Juvenile courts presided over an estimated 696,620 cases in 2019. Juvenile arrests are at the lowest they have been since 1996 and most youth referred to juvenile court are suspected of non-violent offenses. But even minor involvement in the justice system can have far-reaching consequences, often impacting one’s access to education, employment and housing. Studies show involvement in the system can limit meaningful rehabilitation, expose youth to others who are more experienced with criminal behavior and reduce the likelihood that a youth will graduate from high school.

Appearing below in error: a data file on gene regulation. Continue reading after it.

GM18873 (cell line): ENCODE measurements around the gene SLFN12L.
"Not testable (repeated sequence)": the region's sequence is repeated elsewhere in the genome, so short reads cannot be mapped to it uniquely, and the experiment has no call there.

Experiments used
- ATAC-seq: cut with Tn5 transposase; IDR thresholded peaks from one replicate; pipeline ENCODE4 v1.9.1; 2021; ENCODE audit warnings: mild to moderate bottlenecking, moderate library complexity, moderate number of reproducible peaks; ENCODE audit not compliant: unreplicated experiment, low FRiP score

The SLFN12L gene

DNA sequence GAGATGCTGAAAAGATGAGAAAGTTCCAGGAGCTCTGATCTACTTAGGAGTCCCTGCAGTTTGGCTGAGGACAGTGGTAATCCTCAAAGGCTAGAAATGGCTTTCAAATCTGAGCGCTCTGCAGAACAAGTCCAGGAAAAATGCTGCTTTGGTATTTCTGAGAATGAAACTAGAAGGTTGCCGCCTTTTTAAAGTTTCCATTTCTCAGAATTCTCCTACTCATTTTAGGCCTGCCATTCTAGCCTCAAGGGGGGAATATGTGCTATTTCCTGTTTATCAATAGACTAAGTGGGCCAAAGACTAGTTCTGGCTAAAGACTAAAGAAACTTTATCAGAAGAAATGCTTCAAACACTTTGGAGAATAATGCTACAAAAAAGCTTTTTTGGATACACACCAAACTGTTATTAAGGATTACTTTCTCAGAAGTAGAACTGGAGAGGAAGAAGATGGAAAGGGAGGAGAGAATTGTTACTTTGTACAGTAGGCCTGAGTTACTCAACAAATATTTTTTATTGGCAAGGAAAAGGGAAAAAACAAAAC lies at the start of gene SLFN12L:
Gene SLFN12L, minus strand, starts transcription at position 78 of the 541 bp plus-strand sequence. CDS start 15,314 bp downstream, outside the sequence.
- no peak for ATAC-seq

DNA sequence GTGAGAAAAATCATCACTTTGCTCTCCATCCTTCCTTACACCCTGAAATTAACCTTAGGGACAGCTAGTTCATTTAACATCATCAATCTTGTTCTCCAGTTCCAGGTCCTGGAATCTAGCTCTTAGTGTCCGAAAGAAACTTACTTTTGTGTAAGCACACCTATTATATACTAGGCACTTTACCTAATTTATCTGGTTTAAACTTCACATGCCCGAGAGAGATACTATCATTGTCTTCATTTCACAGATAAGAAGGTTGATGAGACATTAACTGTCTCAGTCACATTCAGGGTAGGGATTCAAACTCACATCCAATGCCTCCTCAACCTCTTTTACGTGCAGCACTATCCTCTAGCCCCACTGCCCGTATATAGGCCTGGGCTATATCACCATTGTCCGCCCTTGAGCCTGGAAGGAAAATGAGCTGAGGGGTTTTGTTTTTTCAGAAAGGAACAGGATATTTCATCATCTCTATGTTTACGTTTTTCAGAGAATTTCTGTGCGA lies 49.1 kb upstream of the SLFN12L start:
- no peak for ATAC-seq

Diversion is a general term for decisions, programs or services that steer youth away from formal processing in the juvenile justice system if they fall within particular categories or are willing to comply with specific requirements. These programs generally allow a young person to complete services or activities instead of being formally charged with an offense. Diversion also includes issuing a warning and releasing the youth without additional intervention.
Did You Know?
- Diversion includes decisions, programs, or services to, under certain circumstances, steer youth away from formal processing in the juvenile justice system.
- The decision to use diversion instead of judicial proceedings can be made by law enforcement officers, educators, prosecutors, judges, or other court staff, depending on the jurisdiction.
- It costs an average of $588 per day to incarcerate a young person; alternatives like diversion can cost approximately $75 a day.